Pandemics come in many forms. Prior to the Covid-19 outbreak there was another virus that overwhelmed the NHS and brought many of its essential services to a standstill.
The WannaCry cyberattack on 12 May 2017 – a global ransomware virus, which locked people out their devices in demand for payment and infected 200,000 computers in more than 100 countries – affected more than a third of NHS trusts in England and 595 GP practices. Staff were shut out of their computers and emails, thousands of appointments and operations were cancelled, and patients requiring urgent treatment had to travel to further away accident and emergency (A&E) departments. Later in the day a security researcher managed to activate a “kill switch” and stop the virus.
The attack caused financial and logistical chaos. The Department for Health and Social Care (DHSC) estimated the cost at £92m, more than three quarters of which was designated to IT restoration and improvement. The other effects were harder to quantify. Writing in the scientific journal Nature researchers at Imperial College London concluded that while WannaCry “may not have led to a direct impact on mortality, we are unable to ascertain the true impact on complications, patient morbidity, or changes in care processes that resulted from the attack”.
Mike Fell, executive director of national cybersecurity operations at NHS Digital, which oversees the health service’s federated IT operations, tells Spotlight that the repairs undertaken after the attack were essential. “As well as rebuilding it as it was, one also needs to harden it, to make sure that the same thing doesn’t happen tomorrow,” he says. “So that’s where there are significant costs involved.”
NHS Digital runs national services such as the NHS app and the 111 service. The role of Fell’s team is to ensure NHS Digital’s own systems are secure, and to support other organisations across the health and social care sector in England in preventing cyberattacks. Before joining the NHS this year Fell was in charge of cybersecurity at HM Revenue and Customs (HMRC) for five years. “The two things you probably don’t want your neighbour to know are how much money you earned last year and the last thing you spoke to a healthcare professional about,” he says.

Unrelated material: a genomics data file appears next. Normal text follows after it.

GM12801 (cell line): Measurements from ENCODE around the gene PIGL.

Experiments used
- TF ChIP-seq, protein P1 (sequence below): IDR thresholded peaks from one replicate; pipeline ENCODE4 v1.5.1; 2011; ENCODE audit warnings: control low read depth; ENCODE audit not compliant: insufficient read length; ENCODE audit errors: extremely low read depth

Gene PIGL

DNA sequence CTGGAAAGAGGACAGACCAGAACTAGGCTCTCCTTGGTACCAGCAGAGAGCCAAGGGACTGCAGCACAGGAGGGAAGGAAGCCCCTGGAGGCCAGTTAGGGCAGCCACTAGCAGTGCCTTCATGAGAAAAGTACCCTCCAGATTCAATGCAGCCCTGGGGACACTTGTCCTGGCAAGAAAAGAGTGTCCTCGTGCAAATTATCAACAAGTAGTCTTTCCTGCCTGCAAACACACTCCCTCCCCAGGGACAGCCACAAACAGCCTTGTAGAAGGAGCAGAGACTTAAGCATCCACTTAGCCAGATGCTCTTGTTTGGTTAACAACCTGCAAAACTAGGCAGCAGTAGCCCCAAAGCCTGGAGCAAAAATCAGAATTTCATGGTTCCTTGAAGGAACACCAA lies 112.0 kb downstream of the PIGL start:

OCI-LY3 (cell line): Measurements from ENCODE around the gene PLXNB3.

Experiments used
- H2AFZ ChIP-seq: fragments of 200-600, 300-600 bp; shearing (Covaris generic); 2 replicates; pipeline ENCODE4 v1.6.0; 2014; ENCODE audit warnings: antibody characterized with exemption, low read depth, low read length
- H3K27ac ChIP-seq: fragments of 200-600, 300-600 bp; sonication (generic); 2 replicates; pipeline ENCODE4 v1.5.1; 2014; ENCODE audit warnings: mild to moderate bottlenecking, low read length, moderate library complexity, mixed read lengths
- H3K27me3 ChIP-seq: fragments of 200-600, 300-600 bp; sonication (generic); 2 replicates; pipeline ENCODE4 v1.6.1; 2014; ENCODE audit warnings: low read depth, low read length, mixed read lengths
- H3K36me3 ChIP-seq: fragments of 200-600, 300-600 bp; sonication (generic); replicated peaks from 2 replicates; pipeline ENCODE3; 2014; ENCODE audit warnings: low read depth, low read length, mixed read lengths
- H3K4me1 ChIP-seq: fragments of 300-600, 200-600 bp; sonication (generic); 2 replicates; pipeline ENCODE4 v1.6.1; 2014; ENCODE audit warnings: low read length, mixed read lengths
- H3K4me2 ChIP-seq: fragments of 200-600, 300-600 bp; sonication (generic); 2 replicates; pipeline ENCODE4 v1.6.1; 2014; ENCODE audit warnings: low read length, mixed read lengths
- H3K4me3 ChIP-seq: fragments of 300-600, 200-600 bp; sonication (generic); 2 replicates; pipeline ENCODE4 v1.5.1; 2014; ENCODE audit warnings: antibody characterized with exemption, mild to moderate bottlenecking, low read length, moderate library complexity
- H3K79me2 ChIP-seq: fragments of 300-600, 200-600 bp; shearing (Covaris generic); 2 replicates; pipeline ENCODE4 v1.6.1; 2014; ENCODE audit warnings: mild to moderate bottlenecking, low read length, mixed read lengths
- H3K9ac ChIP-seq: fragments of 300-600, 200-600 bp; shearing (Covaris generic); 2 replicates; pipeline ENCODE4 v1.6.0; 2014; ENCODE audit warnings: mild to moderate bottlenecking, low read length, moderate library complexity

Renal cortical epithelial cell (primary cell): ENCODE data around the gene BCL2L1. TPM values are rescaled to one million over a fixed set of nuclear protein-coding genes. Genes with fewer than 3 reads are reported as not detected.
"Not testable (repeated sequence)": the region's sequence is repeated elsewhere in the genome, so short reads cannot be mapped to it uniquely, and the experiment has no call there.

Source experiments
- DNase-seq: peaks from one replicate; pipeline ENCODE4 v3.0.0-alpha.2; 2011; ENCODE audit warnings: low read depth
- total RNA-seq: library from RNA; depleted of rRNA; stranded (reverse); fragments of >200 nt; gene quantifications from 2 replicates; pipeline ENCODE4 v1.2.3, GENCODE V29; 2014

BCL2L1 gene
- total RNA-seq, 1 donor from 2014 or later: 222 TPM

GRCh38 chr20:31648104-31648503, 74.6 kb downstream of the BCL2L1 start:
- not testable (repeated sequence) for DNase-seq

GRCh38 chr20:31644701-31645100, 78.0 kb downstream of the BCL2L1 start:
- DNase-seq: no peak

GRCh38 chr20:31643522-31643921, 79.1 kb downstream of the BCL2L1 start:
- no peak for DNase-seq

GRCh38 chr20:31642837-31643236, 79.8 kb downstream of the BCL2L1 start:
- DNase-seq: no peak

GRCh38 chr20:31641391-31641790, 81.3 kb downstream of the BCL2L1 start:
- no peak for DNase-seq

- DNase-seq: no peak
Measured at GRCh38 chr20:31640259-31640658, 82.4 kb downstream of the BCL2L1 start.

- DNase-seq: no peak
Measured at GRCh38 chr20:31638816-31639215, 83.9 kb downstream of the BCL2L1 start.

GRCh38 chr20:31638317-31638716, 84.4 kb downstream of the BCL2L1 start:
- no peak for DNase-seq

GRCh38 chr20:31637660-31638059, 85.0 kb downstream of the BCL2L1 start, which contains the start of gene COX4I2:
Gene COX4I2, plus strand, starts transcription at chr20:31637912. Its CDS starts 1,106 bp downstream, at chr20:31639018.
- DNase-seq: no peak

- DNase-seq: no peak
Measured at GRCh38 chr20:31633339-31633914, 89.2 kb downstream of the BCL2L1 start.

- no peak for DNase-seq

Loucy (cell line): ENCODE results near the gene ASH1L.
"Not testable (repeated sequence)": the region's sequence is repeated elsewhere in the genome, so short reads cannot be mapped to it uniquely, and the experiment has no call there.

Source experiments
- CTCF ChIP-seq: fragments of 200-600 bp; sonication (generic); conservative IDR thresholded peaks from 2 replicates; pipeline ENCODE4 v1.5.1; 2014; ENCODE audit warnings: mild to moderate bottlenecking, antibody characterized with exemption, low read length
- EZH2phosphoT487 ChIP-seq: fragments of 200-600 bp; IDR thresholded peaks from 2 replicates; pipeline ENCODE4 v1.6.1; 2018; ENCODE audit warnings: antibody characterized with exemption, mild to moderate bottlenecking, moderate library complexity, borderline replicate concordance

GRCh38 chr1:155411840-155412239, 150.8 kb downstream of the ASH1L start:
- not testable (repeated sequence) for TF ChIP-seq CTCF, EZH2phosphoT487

Indeed, healthcare is one of 13 sectors recognised as critical national infrastructure by the government’s National Cyber Security Centre (NCSC), alongside others such as food, finance, energy and transport. A large cyberattack on one of these sectors can cause severe societal disruption, loss of essential services, and in some cases loss of life.
Cybersecurity is particularly complex for the healthcare sector. The NHS has 1.5 million electronic devices and thousands of disparate organisations of varying size and digital competency. There are 7,454 GP practices. In short, Fell’s team does not have an easy job.
“You’re talking about everything from some of the most technologically-advanced research organisations in the country through to individual GP surgeries,” says Fell. “As a result of that, we can’t make any assumptions. We have to look at each case and maintain proportionate security.”
Despite the investment that has been made since 2017, cyberattacks have still slipped through the cracks. While not of the same scale, on 4 August this year an NHS external software provider called Advanced was hit by another ransomware virus, which affected NHS 111 urgent care and disrupted appointments, note-taking systems and patient check-in processes. NHS Digital and NHS England have declined to comment on the recent attack but Simon Short, chief operating officer at Advanced, told Spotlight that the software company had worked “tirelessly to accelerate the restoration of our systems”.
[See also: Is North Korea hacking your hospital?]
Fell says his team is constantly devising new ways to secure the health and social care sector’s systems. “Getting cybersecurity wrong has the potential to cause patient harm and to undermine public trust,” he says. “Both these things are critical for me because data saves lives, and data makes it easier for the public to access health services, like booking a Covid vaccine. We’ve learnt a lot of lessons from WannaCry and other incidents, and we continue to learn.”